Sunday, March 1, 2015

real happy.

happy Sunday.

i've been thinking about "happiness" lately.
what is it?
what does it really mean?
do i feel it?
or more importantly why don't i allow myself to feel it?

someone asked me this week if i was afraid to be happy---if i felt guilt for being happy.
yes, i think.
  
it really made me think about things, about myself and my life and my struggles within.
i'm not sure why i place restrictions or conditions on the good feelings i have and give free reign to the ones that seek to do harm, the ones i should be cautious of.
i feel like i've always been this way.
but why?
 
i'm not really sure.
i'm still trying to figure stuff out---a work in progress, always.
i just know that i have been truly happy.
i have felt true joy and happiness.
i still do feel it.
 i'm just learning different ways to recognize, appreciate and let it in.
 
my son made me happy.
oh my heart, did he make me happy!

 
taking care of his every need gave me such a wonderful sense of purpose and belonging and i'll never be able to replace that feeling.
i feel happiest when i'm doing something worthwhile.
i miss taking care of my beautiful boy more than i can ever describe.  my purpose in life has been shifted, and i don't know exactly what it is or how to nurture the change.
yet.
i'm working on it.
 
my sweet girl makes me happy.
 
she is such a happy child, a resilient little girl that brings so much light to my life.
she makes me giggle.
i watch her and know that the feeling i have inside is pure happiness.
 
i feel happy, still.
i just feel other things along with it, i've realized.
i let guilt creep in alongside the happy.
i'm trying to figure out why i do that, why my feelings work that way.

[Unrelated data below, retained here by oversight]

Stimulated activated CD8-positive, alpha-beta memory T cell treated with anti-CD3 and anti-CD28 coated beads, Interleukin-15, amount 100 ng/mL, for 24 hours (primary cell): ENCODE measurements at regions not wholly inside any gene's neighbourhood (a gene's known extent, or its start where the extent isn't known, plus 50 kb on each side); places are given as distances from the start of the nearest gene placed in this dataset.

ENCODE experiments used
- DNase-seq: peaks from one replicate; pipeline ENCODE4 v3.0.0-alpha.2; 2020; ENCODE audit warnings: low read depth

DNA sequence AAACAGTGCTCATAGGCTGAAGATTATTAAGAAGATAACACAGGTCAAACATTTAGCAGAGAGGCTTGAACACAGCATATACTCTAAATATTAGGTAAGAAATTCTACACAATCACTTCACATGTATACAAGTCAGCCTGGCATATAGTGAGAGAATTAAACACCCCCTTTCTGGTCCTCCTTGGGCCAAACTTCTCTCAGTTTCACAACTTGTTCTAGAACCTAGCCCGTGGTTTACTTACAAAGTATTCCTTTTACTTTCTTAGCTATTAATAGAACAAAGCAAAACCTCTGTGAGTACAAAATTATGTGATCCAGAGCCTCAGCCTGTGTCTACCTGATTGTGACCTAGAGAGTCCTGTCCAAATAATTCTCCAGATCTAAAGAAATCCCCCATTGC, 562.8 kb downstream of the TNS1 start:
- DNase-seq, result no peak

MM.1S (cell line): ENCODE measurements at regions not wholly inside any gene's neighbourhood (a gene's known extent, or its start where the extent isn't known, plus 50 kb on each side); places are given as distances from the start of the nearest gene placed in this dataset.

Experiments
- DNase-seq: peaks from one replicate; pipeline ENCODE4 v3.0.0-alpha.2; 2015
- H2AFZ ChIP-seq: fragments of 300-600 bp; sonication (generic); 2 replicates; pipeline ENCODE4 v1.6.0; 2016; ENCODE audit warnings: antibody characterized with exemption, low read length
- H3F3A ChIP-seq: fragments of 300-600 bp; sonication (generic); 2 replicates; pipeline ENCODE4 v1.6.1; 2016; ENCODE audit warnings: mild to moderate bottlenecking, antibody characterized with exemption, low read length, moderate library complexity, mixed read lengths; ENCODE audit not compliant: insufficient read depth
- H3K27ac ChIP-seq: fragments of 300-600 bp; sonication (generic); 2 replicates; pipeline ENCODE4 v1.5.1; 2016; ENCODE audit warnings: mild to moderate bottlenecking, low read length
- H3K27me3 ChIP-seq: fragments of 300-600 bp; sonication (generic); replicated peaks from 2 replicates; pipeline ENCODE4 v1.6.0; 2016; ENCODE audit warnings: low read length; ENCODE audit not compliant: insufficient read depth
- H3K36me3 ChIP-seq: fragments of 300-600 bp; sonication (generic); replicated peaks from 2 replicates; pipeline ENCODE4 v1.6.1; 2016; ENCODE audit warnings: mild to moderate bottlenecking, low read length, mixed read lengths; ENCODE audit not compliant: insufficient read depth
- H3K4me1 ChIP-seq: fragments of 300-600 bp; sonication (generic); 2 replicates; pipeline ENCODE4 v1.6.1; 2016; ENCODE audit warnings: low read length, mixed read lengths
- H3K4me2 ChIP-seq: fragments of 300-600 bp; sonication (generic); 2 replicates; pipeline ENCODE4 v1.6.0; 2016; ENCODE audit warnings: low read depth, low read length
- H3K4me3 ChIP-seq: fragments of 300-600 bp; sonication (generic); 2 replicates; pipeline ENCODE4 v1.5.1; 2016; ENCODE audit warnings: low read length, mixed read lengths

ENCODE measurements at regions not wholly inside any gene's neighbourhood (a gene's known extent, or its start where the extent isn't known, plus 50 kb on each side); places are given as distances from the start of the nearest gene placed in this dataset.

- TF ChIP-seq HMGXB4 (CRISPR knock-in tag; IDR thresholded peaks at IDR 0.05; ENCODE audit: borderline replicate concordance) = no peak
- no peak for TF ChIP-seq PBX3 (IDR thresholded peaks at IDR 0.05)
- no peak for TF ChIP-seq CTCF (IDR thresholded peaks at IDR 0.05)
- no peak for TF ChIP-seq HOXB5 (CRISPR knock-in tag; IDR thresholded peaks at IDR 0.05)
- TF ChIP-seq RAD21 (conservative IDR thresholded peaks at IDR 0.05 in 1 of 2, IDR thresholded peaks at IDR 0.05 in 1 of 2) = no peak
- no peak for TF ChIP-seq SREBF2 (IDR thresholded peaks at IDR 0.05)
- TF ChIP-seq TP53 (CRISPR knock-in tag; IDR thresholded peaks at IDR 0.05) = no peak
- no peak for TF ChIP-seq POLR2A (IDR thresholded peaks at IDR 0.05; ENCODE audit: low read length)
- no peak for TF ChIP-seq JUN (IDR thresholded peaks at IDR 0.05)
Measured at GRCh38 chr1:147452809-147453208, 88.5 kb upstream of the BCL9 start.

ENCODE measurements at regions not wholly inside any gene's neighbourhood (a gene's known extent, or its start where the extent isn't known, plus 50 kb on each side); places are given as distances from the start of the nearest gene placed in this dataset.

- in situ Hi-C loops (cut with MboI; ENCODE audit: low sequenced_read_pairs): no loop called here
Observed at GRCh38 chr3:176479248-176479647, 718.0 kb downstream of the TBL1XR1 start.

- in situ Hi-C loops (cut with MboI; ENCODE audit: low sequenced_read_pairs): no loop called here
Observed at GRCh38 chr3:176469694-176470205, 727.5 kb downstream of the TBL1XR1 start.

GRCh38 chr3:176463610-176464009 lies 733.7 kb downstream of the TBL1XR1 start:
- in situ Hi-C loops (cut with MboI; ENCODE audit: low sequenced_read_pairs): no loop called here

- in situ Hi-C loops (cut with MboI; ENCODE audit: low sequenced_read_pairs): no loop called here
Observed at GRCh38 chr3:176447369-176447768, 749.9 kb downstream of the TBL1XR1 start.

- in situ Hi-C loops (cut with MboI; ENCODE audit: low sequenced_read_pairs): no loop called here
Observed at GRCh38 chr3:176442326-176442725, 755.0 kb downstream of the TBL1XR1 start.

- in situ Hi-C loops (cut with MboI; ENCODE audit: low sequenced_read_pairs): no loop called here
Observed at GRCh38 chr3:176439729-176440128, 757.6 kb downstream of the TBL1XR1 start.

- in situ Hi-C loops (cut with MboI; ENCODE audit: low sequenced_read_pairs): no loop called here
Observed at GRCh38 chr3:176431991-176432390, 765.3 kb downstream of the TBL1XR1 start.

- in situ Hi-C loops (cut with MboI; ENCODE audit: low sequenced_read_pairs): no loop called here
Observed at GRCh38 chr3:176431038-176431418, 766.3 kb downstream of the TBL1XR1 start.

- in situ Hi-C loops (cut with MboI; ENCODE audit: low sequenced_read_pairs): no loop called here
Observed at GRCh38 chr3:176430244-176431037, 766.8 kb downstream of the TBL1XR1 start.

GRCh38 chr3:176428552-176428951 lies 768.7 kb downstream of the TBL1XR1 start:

i'm working on a lot of things.
 
happiness is more than a feeling.
happiness, for me, is so many other things.
love, peace, security, comfort, safety, silliness, laughter, easiness......these are all wrapped up in happiness. 
i'm striving to let myself feel these things more freely, without limitations or restrictions, without consequences.
i'm trying harder to just be......and be okay with it.
 
i'm always trying.
happy Sunday to you.
real happy.
<3


Sunday, February 22, 2015

it will find me.

Sunday.
fancy-pants picture time happened today.
it's been a long time since i've taken fancy-pants pictures.....it's just been hard to continue the tradition without the fanciest pantsed member of our group.

i've been missing him extra BIG lately.

oh, you have no idea.



it's ironic to think that what i miss most is the calmness, the peacefulness, the serenity that my son's presence brought me----because our life, his life was anything but calm, peaceful or serene.
my beautiful boy's journey was never calm, nothing about our world was ever serene or easy.
but HE was.
he was comfort.
he was love.
he was pure strength in it's most gentle form.

there was a distinct peace about my sweet boy, he embodied everything that is pure and good and i got to feel it, to steal bits and pieces of it every time i held him......which was always.